A mental health trust has been ordered to make urgent improvements to the safety of its services by the Care Quality Commission.
The regulator found widespread short staffing at Avon and Wiltshire Mental Health Partnership Trust’s inpatient units and a failure to investigate and learn from all patient safety incidents.
“Frontline staff showed us they wanted to provide high quality care, despite the challenges of staffing levels”
Inspectors also highlighted a number of environmental issues affecting patient safety, including potential ligature points in bedrooms and bathrooms, and pressure on bed capacity leading to patients being moved or treated out of area.
The trust was issued with four warning notices and given 32 areas where it must improve.
Overall, however, CQC found that staff were kind and caring and were skilled in the delivery of care.
Dr Paul Lelliott, deputy chief inspector of hospitals, said: “People we met during our inspection were mainly positive about the staff and felt they made a positive impact on their experience on the wards.
“Frontline staff showed us that they wanted to provide high quality care, despite the challenges of staffing levels and some poor ward environments.”
However, he said it was a “matter of concern” that some of the issues uncovered had been highlighted by the CQC in previous inspections and had not been addressed.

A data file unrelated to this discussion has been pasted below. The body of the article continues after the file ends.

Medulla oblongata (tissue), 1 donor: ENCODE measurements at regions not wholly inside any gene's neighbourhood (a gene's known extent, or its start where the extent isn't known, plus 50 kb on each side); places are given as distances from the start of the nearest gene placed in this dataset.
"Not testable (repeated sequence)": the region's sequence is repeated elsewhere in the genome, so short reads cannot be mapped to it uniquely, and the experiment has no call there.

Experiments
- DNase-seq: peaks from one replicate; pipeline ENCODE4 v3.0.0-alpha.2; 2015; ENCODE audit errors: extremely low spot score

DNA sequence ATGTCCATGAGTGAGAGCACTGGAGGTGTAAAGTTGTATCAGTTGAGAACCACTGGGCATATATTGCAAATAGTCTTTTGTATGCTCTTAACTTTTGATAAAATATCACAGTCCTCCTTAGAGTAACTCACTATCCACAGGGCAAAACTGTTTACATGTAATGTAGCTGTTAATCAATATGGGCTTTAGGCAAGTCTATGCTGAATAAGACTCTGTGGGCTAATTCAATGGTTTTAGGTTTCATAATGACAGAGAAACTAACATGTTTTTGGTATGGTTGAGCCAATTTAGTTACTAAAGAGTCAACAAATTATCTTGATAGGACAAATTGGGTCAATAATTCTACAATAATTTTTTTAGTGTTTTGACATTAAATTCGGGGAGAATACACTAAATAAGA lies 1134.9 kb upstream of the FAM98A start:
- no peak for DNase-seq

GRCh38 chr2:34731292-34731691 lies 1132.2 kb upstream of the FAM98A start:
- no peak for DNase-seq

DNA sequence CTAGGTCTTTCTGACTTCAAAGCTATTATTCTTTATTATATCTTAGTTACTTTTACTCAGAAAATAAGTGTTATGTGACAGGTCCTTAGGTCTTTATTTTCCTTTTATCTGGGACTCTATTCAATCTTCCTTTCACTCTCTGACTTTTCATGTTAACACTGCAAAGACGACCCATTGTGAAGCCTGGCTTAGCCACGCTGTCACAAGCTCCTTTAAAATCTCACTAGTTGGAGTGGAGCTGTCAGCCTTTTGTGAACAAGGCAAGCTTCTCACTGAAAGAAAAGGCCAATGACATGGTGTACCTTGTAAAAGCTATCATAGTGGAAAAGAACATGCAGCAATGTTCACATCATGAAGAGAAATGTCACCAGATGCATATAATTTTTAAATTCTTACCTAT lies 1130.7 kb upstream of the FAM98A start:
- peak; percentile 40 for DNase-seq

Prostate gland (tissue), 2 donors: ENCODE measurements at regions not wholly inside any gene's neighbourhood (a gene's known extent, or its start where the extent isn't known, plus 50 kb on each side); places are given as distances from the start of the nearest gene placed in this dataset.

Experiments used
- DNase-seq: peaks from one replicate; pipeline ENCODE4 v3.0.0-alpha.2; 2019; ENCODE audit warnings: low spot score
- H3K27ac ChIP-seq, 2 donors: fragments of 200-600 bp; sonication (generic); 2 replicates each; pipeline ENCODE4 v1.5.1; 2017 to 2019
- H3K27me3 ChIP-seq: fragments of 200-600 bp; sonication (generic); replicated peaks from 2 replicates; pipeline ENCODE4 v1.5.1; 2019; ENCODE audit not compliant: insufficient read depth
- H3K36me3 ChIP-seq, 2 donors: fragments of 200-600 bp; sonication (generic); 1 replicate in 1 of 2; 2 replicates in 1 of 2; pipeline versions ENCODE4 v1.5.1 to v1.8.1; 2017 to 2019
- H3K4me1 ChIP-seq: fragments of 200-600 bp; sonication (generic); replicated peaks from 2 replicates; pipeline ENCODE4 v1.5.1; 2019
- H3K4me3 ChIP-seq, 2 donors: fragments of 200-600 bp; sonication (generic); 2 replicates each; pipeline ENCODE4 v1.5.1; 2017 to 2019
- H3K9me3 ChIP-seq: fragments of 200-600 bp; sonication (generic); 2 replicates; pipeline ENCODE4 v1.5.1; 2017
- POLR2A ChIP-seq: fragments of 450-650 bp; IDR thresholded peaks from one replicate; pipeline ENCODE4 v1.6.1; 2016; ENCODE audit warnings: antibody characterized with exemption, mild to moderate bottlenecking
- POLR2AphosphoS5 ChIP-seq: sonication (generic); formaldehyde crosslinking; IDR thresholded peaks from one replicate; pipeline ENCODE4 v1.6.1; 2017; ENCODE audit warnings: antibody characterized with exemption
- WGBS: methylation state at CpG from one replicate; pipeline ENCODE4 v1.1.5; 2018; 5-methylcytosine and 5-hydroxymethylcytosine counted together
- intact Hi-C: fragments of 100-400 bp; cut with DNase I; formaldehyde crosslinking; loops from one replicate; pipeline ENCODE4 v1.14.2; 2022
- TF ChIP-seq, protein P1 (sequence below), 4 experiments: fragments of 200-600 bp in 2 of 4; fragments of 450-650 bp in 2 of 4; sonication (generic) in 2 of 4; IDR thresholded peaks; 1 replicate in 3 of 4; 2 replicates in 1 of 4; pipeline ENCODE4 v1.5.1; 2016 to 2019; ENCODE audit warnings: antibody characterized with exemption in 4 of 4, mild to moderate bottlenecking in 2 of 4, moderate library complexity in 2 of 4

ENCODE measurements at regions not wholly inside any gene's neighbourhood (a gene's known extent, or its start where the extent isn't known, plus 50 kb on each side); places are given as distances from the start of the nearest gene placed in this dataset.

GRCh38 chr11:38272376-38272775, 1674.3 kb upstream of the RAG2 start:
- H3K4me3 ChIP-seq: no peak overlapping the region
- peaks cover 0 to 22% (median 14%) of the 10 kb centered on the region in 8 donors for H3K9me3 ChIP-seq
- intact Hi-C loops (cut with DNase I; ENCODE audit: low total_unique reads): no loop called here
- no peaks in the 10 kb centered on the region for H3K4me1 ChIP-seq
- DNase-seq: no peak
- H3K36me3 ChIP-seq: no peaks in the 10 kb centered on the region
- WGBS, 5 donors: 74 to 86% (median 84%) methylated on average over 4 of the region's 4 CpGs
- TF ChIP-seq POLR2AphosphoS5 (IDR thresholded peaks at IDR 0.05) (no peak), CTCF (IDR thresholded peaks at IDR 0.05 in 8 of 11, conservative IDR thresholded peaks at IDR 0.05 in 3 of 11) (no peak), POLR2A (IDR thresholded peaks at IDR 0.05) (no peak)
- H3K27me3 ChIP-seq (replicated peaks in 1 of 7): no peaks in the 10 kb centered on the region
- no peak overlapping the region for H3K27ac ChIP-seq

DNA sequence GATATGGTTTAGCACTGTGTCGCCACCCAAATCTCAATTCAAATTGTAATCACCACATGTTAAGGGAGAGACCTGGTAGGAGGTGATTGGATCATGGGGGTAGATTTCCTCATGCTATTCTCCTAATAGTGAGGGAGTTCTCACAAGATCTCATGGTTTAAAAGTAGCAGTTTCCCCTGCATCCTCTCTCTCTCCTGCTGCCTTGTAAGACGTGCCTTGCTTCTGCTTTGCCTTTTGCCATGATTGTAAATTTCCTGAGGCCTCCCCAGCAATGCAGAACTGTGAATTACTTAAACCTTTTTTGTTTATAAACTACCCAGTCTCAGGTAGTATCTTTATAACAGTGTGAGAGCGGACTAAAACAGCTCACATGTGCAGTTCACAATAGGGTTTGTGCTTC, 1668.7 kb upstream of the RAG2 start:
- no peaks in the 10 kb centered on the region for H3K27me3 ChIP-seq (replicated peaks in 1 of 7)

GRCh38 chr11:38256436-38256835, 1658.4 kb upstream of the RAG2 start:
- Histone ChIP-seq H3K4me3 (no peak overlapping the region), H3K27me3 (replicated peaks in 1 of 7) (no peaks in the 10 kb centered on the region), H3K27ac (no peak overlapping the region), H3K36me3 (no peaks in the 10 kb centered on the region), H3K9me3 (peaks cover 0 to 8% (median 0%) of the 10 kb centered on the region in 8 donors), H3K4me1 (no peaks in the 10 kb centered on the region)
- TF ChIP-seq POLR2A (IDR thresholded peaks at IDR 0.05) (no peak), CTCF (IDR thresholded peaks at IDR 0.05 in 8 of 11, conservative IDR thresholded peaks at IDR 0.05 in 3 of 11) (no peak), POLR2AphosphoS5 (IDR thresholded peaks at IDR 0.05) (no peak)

He noted that there had been a change in the trust’s leadership and it had now embarked on a programme of service improvement.
“We found that the board and senior management have a clear vision with strategic objectives. The onus is on them now to make the urgent improvements we require − and then to sustain that improvement in the long term,” said Dr Lelliott.
Iain Tulley took over as chief executive in November 2012, following his predecessor’s departure in the wake of highly critical reports on the trust and its leadership. The entire executive team has since been replaced.
The trust was one of the first mental health trusts to be inspected under the CQC’s new methodology, and as a result has not received a formal rating under the regulator’s new four point scale.
A team of 70 people inspected 39 wards and 27 community services, as well as other specialist services, across the six clinical commissioning group areas covered by the trust.
Following the inspection the trust and its commissioners have set up three system led working groups focusing on the acute care pathway; workforce capacity and system wide learning from incidents.
CQC report and information supplied to HSJ